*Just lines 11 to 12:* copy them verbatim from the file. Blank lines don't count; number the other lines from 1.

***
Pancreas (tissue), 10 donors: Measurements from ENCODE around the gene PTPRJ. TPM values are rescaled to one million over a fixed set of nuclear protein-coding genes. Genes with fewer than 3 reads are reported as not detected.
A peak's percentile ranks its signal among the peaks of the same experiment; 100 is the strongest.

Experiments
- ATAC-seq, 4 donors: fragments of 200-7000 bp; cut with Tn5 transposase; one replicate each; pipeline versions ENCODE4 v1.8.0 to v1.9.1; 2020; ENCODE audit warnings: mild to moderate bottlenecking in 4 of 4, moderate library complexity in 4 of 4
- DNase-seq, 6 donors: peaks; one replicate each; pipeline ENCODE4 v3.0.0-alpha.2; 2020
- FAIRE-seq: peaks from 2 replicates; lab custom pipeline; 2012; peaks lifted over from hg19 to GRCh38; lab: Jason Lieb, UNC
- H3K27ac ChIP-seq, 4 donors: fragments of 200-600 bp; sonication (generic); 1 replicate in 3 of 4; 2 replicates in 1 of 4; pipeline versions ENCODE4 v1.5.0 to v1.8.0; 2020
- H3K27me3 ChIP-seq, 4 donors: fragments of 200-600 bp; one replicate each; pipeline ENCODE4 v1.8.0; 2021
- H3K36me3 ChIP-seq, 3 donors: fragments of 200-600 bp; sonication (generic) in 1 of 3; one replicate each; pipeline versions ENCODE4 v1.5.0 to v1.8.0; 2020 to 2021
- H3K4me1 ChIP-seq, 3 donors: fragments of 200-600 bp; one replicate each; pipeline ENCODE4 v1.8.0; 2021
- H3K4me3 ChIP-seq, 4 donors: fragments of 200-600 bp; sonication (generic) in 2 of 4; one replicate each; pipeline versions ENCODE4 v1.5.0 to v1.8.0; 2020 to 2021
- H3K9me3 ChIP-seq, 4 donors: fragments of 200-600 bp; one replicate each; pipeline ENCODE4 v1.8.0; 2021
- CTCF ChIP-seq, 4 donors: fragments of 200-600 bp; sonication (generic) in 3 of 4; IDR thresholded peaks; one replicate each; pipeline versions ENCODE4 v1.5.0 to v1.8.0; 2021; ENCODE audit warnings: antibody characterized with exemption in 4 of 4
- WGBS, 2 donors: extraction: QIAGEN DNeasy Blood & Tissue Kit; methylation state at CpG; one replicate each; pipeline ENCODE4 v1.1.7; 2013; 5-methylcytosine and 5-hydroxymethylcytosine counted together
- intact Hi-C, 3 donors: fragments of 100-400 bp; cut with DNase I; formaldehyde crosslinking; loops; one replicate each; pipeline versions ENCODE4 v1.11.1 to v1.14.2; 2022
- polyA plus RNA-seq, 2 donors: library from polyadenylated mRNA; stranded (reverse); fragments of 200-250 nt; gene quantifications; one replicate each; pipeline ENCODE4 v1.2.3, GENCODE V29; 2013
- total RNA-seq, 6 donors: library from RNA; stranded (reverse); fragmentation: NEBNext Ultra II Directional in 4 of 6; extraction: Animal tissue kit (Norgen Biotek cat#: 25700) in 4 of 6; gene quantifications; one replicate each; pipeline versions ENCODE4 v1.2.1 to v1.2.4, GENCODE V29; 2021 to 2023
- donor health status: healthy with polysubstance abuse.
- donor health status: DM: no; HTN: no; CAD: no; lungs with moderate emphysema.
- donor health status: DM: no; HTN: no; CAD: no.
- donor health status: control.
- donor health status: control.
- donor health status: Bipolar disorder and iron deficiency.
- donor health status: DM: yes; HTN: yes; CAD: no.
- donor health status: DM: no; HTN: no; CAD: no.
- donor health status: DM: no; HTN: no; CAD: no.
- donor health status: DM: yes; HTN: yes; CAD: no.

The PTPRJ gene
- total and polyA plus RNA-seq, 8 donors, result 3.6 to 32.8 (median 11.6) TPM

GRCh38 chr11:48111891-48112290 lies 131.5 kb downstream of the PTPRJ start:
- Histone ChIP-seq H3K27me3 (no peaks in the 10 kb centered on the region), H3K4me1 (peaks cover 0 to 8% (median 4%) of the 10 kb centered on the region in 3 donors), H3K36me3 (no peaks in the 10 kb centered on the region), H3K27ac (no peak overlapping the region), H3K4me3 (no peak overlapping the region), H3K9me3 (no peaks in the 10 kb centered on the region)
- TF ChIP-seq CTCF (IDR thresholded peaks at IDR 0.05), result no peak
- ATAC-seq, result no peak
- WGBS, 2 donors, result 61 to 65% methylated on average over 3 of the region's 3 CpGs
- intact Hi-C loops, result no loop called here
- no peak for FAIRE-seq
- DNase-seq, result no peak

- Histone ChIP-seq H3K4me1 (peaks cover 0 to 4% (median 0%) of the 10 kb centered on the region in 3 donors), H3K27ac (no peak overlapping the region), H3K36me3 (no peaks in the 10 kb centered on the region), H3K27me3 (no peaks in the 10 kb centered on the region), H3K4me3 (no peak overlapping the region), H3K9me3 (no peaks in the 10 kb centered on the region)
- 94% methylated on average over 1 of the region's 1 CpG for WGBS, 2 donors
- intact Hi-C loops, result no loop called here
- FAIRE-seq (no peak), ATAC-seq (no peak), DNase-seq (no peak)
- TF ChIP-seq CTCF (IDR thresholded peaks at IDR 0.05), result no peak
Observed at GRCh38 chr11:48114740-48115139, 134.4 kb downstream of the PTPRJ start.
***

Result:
- H3K4me3 ChIP-seq, 4 donors: fragments of 200-600 bp; sonication (generic) in 2 of 4; one replicate each; pipeline versions ENCODE4 v1.5.0 to v1.8.0; 2020 to 2021
- H3K9me3 ChIP-seq, 4 donors: fragments of 200-600 bp; one replicate each; pipeline ENCODE4 v1.8.0; 2021